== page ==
A complete list of books read in 2014. Continue reading
I moved towns recently, and I’ve barely been on my computer since. Living with someone curtails the time you have to waste on the internet, apparently. To put it mildly, I’m unimpressed 😉 Today marks the start of my online catching up, so let’s get to it.
Read in March:
- Bitter Greens – Kate Forsyth. I picked up this book after coming across it in a fairy tales for adults display at my local library, because who doesn’t like a good retelling of Rapunzel? The cover is beautiful, and the book was too. It wasn’t quite to my taste, as I found myself slogging through certain sections. The other bits though, were worth the slog.
- And Another Thing… – Eoin Colfer. I’ve been rereading The Hitchhiker’s Guide to the Galaxy series sporadically over the last year so that I could pick this up and have it make sense. To be fair, it stands alone well, but it’s nice to find all those references back funny. The book itself was solid but not mind-blowing. Funny, but not quite Douglas Adams.
- The Isobel Journal – Isobel Harrop. I picked this up at random and quite enjoyed it. A quirky graphic novel for awkward teenagers (or former teenagers!) everywhere.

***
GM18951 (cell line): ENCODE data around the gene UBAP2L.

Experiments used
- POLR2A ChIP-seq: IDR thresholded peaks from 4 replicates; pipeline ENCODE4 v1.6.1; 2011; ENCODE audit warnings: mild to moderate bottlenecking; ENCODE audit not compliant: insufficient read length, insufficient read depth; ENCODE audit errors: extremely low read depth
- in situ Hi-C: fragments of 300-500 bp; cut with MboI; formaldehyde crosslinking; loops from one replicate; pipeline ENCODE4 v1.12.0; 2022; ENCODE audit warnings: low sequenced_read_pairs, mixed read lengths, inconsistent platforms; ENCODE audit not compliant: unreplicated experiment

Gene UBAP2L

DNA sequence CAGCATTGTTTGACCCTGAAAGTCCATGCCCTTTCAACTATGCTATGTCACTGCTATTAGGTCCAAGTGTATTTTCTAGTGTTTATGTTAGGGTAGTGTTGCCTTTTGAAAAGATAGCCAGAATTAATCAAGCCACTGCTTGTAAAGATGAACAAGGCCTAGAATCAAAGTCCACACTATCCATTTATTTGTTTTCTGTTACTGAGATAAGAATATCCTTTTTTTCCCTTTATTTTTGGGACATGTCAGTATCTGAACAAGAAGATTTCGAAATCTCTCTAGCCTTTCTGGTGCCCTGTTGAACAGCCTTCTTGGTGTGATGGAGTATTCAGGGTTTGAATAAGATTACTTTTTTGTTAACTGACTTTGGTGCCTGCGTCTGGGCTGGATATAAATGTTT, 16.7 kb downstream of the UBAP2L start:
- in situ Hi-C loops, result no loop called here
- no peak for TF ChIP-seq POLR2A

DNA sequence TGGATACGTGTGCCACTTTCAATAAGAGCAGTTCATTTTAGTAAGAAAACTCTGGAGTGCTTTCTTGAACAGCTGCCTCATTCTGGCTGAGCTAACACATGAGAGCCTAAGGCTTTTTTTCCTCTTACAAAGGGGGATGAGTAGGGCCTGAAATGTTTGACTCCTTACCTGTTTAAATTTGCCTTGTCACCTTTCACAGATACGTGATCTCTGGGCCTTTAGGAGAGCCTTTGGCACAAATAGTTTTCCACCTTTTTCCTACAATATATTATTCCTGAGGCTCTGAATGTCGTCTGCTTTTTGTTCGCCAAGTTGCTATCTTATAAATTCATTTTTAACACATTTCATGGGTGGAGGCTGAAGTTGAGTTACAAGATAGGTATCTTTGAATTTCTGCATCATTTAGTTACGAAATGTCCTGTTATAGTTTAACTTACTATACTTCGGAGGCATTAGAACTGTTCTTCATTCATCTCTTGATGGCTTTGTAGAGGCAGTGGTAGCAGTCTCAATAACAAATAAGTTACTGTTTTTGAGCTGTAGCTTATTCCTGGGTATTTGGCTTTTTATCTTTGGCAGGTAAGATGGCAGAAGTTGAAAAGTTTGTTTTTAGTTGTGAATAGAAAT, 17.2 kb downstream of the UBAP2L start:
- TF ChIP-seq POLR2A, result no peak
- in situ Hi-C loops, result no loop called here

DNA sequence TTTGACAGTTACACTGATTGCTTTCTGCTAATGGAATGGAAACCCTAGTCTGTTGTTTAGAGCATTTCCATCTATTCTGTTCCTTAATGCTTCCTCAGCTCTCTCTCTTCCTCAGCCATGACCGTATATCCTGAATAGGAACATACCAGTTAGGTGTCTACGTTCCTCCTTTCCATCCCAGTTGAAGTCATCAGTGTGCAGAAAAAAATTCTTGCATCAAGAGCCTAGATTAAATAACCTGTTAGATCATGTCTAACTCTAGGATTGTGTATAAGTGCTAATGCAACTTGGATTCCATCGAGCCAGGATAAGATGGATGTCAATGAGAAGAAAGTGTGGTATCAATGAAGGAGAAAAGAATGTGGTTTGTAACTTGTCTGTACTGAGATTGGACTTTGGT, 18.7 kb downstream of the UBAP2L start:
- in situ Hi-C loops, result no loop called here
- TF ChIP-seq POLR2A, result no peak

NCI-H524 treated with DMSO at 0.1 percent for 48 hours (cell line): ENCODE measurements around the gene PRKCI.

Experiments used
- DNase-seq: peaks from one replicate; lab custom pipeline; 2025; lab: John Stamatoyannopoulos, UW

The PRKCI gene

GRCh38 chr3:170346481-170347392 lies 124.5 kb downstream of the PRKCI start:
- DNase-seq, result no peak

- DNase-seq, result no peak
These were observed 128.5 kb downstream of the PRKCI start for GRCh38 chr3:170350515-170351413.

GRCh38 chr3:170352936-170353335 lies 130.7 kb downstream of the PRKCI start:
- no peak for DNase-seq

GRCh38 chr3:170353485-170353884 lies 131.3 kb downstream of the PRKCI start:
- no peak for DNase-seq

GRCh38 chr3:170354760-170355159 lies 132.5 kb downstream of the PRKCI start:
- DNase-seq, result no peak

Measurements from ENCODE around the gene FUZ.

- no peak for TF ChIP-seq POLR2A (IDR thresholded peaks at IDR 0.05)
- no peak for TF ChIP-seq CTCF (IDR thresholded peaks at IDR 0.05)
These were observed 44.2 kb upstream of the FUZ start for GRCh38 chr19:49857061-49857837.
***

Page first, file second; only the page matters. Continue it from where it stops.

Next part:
- Pirate Club: Brainwash Escape Victims – Derek Hunter. A reread. Telling the tale of a group of kids and the secret club they form, it was just as bonkers and fun the second time around.
- First Term at L’Etoile – Holly & Kelly Willoughby. Awful. Genuinely a terrible, terrible book. The narrator’s voice treats the reader like an idiot, which I always hate. Children don’t need to be talked down to. But worse than that was the skewed morals imparted by the book where being rich and pretty is always better than being genuinely talented, and the division between the two is reinforced on a daily basis. Haaaaaaaaaated it!
- Hazed – Mark Sable & Robbi Rodriguez. I bought this as part of a mystery bag of comics a few years ago, so wasn’t expecting much. Shows what I know. This is Heathers with plastic surgery. Caustic and cutting and very, very mental, and it all came together in quite an enjoyable way.
- Re-Gifters – Mike Carey, Sonny Lieu & Marc Hempel. Loved it! The Minx line may have had its problems, but it really did produce some quality material. The main character in this is just awesome and the kind of person I would love to see girls be inspired by, rather than the dreary popstars they tend to look to.
- Hoarder to Order – Sue Kay. Read this in preparation for the move and it was hilarious, though not deliberately. I’m not sure how helpful it was, but what can you do?
- My Vision For a New You – Steve Bell. Well, it’s Steve Bell. ‘Nuff said really. (I liked it, in case this is not clear. I’m a fan of Bell’s political cartoons and this was an excellent compilation.)